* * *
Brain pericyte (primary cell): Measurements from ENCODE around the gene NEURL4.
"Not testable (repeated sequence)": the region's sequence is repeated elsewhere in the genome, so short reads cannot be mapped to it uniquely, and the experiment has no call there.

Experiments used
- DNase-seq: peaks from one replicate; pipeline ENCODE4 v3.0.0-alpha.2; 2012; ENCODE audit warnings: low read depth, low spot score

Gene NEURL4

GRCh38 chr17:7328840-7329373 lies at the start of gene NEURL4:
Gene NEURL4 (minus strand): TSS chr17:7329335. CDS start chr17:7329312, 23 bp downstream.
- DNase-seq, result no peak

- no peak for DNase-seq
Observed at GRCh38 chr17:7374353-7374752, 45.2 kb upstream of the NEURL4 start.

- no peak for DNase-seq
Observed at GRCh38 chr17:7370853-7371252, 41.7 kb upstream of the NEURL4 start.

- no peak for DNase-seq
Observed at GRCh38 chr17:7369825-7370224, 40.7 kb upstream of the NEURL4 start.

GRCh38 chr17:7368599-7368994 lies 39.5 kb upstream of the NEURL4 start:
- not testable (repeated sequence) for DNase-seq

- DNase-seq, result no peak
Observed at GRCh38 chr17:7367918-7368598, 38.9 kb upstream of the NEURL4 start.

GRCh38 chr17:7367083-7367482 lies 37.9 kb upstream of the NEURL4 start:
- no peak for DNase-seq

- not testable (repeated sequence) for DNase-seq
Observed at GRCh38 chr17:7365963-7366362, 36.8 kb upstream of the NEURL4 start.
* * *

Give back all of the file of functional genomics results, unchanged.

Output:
Brain pericyte (primary cell): Measurements from ENCODE around the gene NEURL4.
"Not testable (repeated sequence)": the region's sequence is repeated elsewhere in the genome, so short reads cannot be mapped to it uniquely, and the experiment has no call there.

Experiments used
- DNase-seq: peaks from one replicate; pipeline ENCODE4 v3.0.0-alpha.2; 2012; ENCODE audit warnings: low read depth, low spot score

Gene NEURL4

GRCh38 chr17:7328840-7329373 lies at the start of gene NEURL4:
Gene NEURL4 (minus strand): TSS chr17:7329335. CDS start chr17:7329312, 23 bp downstream.
- DNase-seq, result no peak

- no peak for DNase-seq
Observed at GRCh38 chr17:7374353-7374752, 45.2 kb upstream of the NEURL4 start.

- no peak for DNase-seq
Observed at GRCh38 chr17:7370853-7371252, 41.7 kb upstream of the NEURL4 start.

- no peak for DNase-seq
Observed at GRCh38 chr17:7369825-7370224, 40.7 kb upstream of the NEURL4 start.

GRCh38 chr17:7368599-7368994 lies 39.5 kb upstream of the NEURL4 start:
- not testable (repeated sequence) for DNase-seq

- DNase-seq, result no peak
Observed at GRCh38 chr17:7367918-7368598, 38.9 kb upstream of the NEURL4 start.

GRCh38 chr17:7367083-7367482 lies 37.9 kb upstream of the NEURL4 start:
- no peak for DNase-seq

- not testable (repeated sequence) for DNase-seq
Observed at GRCh38 chr17:7365963-7366362, 36.8 kb upstream of the NEURL4 start.